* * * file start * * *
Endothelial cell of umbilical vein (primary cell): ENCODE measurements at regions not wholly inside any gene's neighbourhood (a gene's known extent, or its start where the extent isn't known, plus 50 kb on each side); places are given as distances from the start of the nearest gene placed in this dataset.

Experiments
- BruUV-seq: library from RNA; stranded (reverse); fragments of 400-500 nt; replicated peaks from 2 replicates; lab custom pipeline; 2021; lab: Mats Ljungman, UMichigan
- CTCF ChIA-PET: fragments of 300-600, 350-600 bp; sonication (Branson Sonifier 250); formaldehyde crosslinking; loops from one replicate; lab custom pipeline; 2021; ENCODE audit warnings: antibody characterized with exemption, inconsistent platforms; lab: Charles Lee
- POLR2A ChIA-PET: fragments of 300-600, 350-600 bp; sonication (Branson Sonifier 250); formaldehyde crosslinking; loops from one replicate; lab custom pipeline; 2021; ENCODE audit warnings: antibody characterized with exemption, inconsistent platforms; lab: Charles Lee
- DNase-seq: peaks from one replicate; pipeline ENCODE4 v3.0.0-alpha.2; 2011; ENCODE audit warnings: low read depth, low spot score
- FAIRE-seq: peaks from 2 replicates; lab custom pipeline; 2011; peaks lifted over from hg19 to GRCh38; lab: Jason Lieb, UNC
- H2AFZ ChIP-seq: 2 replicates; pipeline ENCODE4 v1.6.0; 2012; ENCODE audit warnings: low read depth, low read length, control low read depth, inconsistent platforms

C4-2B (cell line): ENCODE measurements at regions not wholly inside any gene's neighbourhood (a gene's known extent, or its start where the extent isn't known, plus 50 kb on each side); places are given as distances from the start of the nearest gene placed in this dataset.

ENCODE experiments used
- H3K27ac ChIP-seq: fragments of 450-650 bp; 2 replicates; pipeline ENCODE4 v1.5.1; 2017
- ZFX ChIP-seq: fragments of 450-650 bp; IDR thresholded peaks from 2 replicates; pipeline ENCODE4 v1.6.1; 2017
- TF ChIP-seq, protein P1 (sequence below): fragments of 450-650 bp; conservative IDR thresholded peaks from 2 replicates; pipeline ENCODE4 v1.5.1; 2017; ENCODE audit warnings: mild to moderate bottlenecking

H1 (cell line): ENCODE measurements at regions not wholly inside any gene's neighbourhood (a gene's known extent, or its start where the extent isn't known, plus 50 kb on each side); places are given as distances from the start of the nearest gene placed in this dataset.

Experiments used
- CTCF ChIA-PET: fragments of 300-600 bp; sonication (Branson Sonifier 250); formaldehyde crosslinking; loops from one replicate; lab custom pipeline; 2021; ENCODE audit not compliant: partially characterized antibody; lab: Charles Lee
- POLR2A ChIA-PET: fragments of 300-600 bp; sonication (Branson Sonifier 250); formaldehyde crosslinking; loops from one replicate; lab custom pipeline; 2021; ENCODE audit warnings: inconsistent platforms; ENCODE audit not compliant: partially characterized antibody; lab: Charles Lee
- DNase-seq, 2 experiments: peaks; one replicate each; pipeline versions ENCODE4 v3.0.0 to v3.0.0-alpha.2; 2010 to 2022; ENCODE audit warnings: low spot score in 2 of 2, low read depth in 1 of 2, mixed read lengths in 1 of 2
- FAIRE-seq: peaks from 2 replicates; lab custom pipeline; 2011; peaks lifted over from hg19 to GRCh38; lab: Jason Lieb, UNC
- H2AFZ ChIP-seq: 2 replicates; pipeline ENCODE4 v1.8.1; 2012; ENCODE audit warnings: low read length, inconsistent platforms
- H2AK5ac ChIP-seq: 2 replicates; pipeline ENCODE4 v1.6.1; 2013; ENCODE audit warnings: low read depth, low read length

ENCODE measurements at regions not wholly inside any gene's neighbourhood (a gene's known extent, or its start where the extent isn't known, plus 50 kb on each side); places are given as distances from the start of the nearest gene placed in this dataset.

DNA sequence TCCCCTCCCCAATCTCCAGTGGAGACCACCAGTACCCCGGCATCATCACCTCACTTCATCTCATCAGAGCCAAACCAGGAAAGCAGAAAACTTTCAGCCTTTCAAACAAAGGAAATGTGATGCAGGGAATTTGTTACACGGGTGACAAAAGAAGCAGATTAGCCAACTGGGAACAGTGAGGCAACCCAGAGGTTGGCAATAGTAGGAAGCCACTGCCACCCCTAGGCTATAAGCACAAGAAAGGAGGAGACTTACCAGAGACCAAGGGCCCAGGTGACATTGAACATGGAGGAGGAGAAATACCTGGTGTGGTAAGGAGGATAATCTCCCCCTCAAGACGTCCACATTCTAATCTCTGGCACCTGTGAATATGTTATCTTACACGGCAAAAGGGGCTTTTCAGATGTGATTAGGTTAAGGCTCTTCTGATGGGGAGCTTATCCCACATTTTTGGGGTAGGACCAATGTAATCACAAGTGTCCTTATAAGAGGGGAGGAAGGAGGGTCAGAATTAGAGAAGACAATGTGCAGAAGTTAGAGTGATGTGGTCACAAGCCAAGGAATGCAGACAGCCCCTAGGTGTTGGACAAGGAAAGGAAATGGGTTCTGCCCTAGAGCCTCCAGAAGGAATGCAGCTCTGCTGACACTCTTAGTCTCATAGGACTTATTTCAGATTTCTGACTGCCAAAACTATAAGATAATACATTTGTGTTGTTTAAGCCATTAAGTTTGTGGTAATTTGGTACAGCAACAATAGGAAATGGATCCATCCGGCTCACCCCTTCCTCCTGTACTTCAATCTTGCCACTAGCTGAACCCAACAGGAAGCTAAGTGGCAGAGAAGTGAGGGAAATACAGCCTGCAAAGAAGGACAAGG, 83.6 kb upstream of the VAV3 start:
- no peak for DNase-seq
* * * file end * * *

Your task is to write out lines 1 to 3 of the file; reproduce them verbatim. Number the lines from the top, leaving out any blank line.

Endothelial cell of umbilical vein (primary cell): ENCODE measurements at regions not wholly inside any gene's neighbourhood (a gene's known extent, or its start where the extent isn't known, plus 50 kb on each side); places are given as distances from the start of the nearest gene placed in this dataset.

Experiments
- BruUV-seq: library from RNA; stranded (reverse); fragments of 400-500 nt; replicated peaks from 2 replicates; lab custom pipeline; 2021; lab: Mats Ljungman, UMichigan